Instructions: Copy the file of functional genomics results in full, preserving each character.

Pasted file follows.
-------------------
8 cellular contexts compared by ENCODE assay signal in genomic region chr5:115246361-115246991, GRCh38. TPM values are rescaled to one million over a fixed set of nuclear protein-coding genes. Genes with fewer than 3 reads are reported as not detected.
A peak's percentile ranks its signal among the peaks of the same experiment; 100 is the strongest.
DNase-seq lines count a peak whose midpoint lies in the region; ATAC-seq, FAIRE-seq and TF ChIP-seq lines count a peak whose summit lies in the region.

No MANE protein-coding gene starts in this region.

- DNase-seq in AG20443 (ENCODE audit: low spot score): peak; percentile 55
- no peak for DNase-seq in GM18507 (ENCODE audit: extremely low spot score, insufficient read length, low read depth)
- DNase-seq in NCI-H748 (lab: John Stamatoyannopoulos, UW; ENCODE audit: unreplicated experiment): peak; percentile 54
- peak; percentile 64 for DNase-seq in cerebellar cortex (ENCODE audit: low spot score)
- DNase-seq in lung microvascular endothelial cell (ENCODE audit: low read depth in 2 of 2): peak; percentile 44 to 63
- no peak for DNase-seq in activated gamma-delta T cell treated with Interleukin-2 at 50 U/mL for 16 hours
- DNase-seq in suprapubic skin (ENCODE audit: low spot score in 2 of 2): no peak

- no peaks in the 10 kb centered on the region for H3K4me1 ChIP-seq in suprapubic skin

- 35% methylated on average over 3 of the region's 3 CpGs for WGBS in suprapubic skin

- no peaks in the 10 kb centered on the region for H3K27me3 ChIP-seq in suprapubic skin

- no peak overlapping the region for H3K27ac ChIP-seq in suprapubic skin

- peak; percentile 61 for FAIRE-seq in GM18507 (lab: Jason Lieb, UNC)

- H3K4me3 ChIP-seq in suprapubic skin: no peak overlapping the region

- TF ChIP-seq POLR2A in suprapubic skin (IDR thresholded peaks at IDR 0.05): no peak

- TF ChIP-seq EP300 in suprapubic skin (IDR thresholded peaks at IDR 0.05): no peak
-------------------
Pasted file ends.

8 cellular contexts compared by ENCODE assay signal in genomic region chr5:115246361-115246991, GRCh38. TPM values are rescaled to one million over a fixed set of nuclear protein-coding genes. Genes with fewer than 3 reads are reported as not detected.
A peak's percentile ranks its signal among the peaks of the same experiment; 100 is the strongest.
DNase-seq lines count a peak whose midpoint lies in the region; ATAC-seq, FAIRE-seq and TF ChIP-seq lines count a peak whose summit lies in the region.

No MANE protein-coding gene starts in this region.

- DNase-seq in AG20443 (ENCODE audit: low spot score): peak; percentile 55
- no peak for DNase-seq in GM18507 (ENCODE audit: extremely low spot score, insufficient read length, low read depth)
- DNase-seq in NCI-H748 (lab: John Stamatoyannopoulos, UW; ENCODE audit: unreplicated experiment): peak; percentile 54
- peak; percentile 64 for DNase-seq in cerebellar cortex (ENCODE audit: low spot score)
- DNase-seq in lung microvascular endothelial cell (ENCODE audit: low read depth in 2 of 2): peak; percentile 44 to 63
- no peak for DNase-seq in activated gamma-delta T cell treated with Interleukin-2 at 50 U/mL for 16 hours
- DNase-seq in suprapubic skin (ENCODE audit: low spot score in 2 of 2): no peak

- no peaks in the 10 kb centered on the region for H3K4me1 ChIP-seq in suprapubic skin

- 35% methylated on average over 3 of the region's 3 CpGs for WGBS in suprapubic skin

- no peaks in the 10 kb centered on the region for H3K27me3 ChIP-seq in suprapubic skin

- no peak overlapping the region for H3K27ac ChIP-seq in suprapubic skin

- peak; percentile 61 for FAIRE-seq in GM18507 (lab: Jason Lieb, UNC)

- H3K4me3 ChIP-seq in suprapubic skin: no peak overlapping the region

- TF ChIP-seq POLR2A in suprapubic skin (IDR thresholded peaks at IDR 0.05): no peak

- TF ChIP-seq EP300 in suprapubic skin (IDR thresholded peaks at IDR 0.05): no peak